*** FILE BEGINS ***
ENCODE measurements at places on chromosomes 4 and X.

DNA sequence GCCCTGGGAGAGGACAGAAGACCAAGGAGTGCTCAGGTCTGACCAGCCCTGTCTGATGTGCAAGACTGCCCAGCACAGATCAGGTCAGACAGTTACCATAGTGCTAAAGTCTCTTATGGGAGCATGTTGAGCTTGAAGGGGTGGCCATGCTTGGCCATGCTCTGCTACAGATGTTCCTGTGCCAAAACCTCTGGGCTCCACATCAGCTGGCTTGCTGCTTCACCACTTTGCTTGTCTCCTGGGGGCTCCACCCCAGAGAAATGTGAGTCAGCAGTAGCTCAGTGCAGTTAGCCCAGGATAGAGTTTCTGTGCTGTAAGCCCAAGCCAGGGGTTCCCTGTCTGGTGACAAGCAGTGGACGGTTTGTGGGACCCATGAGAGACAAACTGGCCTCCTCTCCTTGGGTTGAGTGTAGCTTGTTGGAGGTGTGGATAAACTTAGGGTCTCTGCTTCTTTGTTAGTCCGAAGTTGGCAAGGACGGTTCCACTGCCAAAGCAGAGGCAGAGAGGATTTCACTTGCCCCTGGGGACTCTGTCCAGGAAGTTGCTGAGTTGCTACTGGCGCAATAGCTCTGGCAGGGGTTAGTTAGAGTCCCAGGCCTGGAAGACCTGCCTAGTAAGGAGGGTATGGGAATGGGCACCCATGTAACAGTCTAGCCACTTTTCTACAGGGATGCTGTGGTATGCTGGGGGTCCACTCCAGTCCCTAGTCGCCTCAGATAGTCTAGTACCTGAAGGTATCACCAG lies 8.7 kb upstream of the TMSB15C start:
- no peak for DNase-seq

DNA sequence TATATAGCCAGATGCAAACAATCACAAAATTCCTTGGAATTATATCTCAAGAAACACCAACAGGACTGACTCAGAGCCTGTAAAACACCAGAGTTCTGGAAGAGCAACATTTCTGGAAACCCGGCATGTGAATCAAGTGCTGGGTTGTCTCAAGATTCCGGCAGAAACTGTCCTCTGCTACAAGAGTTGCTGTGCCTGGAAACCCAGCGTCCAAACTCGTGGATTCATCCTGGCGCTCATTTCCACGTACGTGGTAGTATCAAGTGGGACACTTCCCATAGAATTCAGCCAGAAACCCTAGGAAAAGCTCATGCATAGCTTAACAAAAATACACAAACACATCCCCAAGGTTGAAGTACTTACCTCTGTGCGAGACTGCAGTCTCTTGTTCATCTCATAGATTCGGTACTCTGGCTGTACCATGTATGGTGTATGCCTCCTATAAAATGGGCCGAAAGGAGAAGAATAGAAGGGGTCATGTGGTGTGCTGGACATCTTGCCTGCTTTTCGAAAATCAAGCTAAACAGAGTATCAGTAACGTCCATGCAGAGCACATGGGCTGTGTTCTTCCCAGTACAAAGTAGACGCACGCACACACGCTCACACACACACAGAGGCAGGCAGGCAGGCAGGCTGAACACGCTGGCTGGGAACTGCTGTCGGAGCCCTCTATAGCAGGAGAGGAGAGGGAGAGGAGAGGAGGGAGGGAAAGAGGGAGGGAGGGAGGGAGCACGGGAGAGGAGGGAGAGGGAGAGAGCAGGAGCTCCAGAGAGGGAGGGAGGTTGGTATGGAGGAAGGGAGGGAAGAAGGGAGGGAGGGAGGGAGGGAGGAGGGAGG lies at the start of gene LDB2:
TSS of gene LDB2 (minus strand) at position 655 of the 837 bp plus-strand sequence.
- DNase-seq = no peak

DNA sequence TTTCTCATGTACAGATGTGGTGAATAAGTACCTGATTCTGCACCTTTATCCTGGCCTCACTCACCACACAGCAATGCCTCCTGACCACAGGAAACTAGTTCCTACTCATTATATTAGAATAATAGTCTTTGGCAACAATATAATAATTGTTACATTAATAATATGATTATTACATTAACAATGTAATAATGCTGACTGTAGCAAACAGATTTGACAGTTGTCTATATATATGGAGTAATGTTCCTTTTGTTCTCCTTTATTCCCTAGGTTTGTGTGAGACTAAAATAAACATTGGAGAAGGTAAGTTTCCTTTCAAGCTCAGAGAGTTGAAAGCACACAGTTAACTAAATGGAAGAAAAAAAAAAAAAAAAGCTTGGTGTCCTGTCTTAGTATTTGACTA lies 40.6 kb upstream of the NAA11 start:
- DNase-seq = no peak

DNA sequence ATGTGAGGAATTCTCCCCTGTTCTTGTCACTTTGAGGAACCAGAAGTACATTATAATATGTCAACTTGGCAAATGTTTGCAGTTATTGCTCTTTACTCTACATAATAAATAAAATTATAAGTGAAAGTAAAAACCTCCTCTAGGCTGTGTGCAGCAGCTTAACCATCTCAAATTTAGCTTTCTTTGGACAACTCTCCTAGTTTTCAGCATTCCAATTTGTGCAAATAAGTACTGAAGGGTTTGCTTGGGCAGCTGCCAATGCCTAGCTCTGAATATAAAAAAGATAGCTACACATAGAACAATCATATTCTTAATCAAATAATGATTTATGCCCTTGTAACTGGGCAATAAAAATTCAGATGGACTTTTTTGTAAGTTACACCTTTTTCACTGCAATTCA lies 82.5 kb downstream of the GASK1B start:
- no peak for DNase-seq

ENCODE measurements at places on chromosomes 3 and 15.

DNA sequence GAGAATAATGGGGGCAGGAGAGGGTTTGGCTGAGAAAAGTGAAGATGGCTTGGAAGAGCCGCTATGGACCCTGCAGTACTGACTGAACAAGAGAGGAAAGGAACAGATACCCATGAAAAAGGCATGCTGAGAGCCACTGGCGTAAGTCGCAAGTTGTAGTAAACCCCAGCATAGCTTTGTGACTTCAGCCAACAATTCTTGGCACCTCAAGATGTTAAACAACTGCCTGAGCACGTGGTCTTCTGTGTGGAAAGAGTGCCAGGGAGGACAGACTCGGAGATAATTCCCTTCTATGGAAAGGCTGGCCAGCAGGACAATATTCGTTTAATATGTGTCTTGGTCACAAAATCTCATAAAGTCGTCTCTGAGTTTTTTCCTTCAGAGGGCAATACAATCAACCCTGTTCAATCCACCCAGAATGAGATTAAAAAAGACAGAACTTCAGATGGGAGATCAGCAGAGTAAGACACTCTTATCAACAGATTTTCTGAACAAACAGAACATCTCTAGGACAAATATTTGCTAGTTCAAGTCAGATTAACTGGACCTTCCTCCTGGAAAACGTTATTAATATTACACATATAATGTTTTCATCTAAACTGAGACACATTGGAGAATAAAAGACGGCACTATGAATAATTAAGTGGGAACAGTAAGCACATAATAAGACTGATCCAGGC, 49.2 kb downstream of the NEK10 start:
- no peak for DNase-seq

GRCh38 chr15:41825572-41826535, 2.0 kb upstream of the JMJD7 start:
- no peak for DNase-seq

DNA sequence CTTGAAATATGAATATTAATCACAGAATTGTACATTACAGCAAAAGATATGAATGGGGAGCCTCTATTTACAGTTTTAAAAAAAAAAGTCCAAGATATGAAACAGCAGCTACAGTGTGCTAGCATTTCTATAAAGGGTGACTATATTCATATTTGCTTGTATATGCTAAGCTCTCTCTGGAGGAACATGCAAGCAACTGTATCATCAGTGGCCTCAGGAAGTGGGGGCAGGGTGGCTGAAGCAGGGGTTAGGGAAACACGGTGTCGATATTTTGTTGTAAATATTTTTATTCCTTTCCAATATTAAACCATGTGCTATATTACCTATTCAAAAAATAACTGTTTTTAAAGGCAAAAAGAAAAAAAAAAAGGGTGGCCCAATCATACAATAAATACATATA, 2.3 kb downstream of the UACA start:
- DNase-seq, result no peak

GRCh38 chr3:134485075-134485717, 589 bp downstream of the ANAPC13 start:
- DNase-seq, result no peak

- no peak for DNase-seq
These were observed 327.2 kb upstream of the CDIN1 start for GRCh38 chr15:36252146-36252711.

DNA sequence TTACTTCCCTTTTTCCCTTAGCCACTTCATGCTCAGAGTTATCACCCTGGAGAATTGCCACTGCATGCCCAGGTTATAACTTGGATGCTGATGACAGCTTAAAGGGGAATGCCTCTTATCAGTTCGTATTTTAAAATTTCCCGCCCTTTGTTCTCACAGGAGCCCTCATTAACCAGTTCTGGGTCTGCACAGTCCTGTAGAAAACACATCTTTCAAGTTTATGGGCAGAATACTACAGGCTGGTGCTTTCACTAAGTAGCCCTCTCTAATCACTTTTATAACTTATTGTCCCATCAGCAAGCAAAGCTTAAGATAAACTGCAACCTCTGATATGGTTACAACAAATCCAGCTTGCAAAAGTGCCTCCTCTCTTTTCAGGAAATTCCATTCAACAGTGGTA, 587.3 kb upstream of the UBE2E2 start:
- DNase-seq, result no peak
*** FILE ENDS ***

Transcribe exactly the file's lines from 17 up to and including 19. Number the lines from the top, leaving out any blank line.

- DNase-seq, result no peak

GRCh38 chr3:134485075-134485717, 589 bp downstream of the ANAPC13 start:
- DNase-seq, result no peak